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Cystinuria (SLC3A1) Australian Cattle Dog Type Overview

Cystinuria (SLC3A1) Australian Cattle Dog Type
US$ 75.00 RRP
US$ 67.50 REGISTERED USER PRICE
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Category: Urogenital (Associated with the Urinary and Genital Tracts)

Gene: SLC3A1

Variant Detected: Deletion 5bp

Severity: Scale 3 has a moderate degree of severity, as it is not a fatal disease, though it can decrease the quality of life.

Mode of Inheritance: Autosomal Recessive

Test Overview: Cystinuria was one of the first identified inborn defects of metabolism. It is an inherited defect of renal transport that included malabsorption of cystine and the dibasic amino acids ornithine, lysine and arginine, collectively known as COLA. In dogs it has been reported for the first time in 1823 and today it is known to affect more than 70 dog breeds. In the normally functioning kidney, amino acids and some other substances are filtered out of the blood, and then reclaimed from the urine. Malabsorption of COLA amino acids in the proximal renal tubules causes their high concentrations in the urine of the affected individual. Main problems are caused by low solubility of cystine in urine of acidic and neutral pH. High concentrations of cystine in urine and its low solubility leads to cystine crystals and bladder stones formation, known as uroliths. Uroliths in the urinary tract can result in stranguria, hematuria, urinary obstruction and renal failure with possible fatal outcome. Symptoms of disease include straining to urinate, frequent urination or inability to urinate. In Labrador retrievers both males and females are affected, but obstruction of urine flow is more common in males due to differences in anatomy and females tend to develop stones later than males. Dogs with cystinuria often have recurrent inflammation of the urinary tract and if not treated, urinary stones can cause urinary tract infections, kidney failure and even death.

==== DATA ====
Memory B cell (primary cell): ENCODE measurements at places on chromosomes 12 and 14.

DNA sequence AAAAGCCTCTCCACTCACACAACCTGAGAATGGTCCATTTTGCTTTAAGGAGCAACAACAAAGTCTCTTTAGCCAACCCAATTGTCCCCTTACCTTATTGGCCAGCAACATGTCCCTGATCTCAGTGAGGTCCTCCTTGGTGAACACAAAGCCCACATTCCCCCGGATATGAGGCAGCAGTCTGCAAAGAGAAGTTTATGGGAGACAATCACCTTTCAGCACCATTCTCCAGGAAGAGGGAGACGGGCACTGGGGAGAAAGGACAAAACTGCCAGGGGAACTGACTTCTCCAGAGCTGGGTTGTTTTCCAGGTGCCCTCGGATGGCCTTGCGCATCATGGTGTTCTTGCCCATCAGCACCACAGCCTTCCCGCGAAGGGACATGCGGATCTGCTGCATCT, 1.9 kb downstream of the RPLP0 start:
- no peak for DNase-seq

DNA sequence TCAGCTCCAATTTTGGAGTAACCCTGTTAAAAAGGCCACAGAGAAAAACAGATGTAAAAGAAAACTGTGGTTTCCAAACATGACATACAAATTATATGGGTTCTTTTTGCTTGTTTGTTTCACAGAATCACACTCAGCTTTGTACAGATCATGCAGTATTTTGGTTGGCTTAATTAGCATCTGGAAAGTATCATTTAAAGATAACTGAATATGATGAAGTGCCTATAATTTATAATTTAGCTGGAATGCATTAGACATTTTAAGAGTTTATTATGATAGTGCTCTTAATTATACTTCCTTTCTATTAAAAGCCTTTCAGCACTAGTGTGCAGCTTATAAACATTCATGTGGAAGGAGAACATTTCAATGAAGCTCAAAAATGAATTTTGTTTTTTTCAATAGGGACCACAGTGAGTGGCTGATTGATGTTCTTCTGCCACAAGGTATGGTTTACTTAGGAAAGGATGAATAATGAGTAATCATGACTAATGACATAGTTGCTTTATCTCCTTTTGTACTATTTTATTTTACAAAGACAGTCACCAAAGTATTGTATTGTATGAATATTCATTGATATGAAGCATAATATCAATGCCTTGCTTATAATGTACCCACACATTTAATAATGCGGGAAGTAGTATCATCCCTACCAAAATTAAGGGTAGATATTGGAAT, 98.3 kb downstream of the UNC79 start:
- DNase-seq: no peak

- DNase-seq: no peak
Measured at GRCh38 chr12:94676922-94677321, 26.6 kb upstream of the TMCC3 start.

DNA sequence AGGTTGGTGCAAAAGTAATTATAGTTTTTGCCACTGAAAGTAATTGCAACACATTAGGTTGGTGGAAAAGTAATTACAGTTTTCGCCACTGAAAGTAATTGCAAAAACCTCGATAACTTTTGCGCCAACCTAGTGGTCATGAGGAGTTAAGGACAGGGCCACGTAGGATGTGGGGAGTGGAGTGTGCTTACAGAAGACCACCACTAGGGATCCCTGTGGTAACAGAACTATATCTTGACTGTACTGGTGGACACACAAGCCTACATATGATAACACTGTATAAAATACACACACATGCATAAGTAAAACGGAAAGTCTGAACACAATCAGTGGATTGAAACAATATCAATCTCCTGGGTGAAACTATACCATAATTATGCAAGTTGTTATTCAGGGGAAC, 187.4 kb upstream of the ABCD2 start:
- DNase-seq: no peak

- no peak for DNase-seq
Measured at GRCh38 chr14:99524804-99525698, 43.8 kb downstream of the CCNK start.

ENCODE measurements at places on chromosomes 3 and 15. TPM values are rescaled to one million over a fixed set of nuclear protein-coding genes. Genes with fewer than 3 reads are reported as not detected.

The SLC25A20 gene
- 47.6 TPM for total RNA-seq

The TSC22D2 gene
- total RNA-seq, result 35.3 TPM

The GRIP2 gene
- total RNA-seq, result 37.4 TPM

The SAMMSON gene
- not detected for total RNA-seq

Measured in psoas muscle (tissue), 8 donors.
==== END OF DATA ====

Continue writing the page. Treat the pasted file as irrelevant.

Research Citation(s): Brons AK, Henthorn PS, Raj K, Fitzgerald CA, Liu J, Sewell AC, Giger U. SLC3A1 and SLC7A9 mutations in autosomal recessive and dominant canine cystinuria: A new classification system. J Vet Intern Med. 2013 Nov;27(6):1400-8. Henthorn, P., Giger, U. (2003.): Challenges to understanding cystinuria in dogs that are not Newfoundlands.

Associated Breed(s): Australian Cattle Dog,  Mixed Breed,